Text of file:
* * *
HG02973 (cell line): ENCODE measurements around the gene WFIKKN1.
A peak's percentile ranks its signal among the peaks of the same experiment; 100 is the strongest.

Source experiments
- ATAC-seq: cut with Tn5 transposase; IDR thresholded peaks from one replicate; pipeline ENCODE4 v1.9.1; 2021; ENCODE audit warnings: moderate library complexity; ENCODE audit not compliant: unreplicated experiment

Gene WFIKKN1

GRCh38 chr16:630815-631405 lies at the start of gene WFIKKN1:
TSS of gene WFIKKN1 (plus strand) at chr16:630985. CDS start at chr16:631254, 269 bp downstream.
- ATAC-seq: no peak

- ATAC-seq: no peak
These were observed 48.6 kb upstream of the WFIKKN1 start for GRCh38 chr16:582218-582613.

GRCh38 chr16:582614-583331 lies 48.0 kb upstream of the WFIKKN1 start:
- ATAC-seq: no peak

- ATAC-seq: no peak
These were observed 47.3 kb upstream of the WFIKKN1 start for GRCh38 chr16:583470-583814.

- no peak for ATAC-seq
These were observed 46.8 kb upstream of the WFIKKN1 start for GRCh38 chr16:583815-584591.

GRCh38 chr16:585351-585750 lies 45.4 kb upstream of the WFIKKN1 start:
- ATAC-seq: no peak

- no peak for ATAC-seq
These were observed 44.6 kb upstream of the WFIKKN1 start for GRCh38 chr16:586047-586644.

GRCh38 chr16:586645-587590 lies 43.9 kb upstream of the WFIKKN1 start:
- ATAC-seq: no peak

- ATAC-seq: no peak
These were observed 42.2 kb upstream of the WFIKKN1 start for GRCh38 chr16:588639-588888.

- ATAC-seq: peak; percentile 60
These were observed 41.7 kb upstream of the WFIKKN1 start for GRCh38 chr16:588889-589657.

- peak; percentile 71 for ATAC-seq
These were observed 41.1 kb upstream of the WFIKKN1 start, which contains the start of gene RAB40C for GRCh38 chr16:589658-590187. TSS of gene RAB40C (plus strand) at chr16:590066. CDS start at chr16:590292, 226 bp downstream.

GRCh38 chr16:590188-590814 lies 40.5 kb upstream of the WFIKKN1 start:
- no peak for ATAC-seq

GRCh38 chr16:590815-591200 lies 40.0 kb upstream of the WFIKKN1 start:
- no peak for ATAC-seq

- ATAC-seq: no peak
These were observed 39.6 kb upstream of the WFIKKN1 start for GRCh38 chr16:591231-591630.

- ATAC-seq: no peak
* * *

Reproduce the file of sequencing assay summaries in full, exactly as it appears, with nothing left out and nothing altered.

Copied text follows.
HG02973 (cell line): ENCODE measurements around the gene WFIKKN1.
A peak's percentile ranks its signal among the peaks of the same experiment; 100 is the strongest.

Source experiments
- ATAC-seq: cut with Tn5 transposase; IDR thresholded peaks from one replicate; pipeline ENCODE4 v1.9.1; 2021; ENCODE audit warnings: moderate library complexity; ENCODE audit not compliant: unreplicated experiment

Gene WFIKKN1

GRCh38 chr16:630815-631405 lies at the start of gene WFIKKN1:
TSS of gene WFIKKN1 (plus strand) at chr16:630985. CDS start at chr16:631254, 269 bp downstream.
- ATAC-seq: no peak

- ATAC-seq: no peak
These were observed 48.6 kb upstream of the WFIKKN1 start for GRCh38 chr16:582218-582613.

GRCh38 chr16:582614-583331 lies 48.0 kb upstream of the WFIKKN1 start:
- ATAC-seq: no peak

- ATAC-seq: no peak
These were observed 47.3 kb upstream of the WFIKKN1 start for GRCh38 chr16:583470-583814.

- no peak for ATAC-seq
These were observed 46.8 kb upstream of the WFIKKN1 start for GRCh38 chr16:583815-584591.

GRCh38 chr16:585351-585750 lies 45.4 kb upstream of the WFIKKN1 start:
- ATAC-seq: no peak

- no peak for ATAC-seq
These were observed 44.6 kb upstream of the WFIKKN1 start for GRCh38 chr16:586047-586644.

GRCh38 chr16:586645-587590 lies 43.9 kb upstream of the WFIKKN1 start:
- ATAC-seq: no peak

- ATAC-seq: no peak
These were observed 42.2 kb upstream of the WFIKKN1 start for GRCh38 chr16:588639-588888.

- ATAC-seq: peak; percentile 60
These were observed 41.7 kb upstream of the WFIKKN1 start for GRCh38 chr16:588889-589657.

- peak; percentile 71 for ATAC-seq
These were observed 41.1 kb upstream of the WFIKKN1 start, which contains the start of gene RAB40C for GRCh38 chr16:589658-590187. TSS of gene RAB40C (plus strand) at chr16:590066. CDS start at chr16:590292, 226 bp downstream.

GRCh38 chr16:590188-590814 lies 40.5 kb upstream of the WFIKKN1 start:
- no peak for ATAC-seq

GRCh38 chr16:590815-591200 lies 40.0 kb upstream of the WFIKKN1 start:
- no peak for ATAC-seq

- ATAC-seq: no peak
These were observed 39.6 kb upstream of the WFIKKN1 start for GRCh38 chr16:591231-591630.

- ATAC-seq: no peak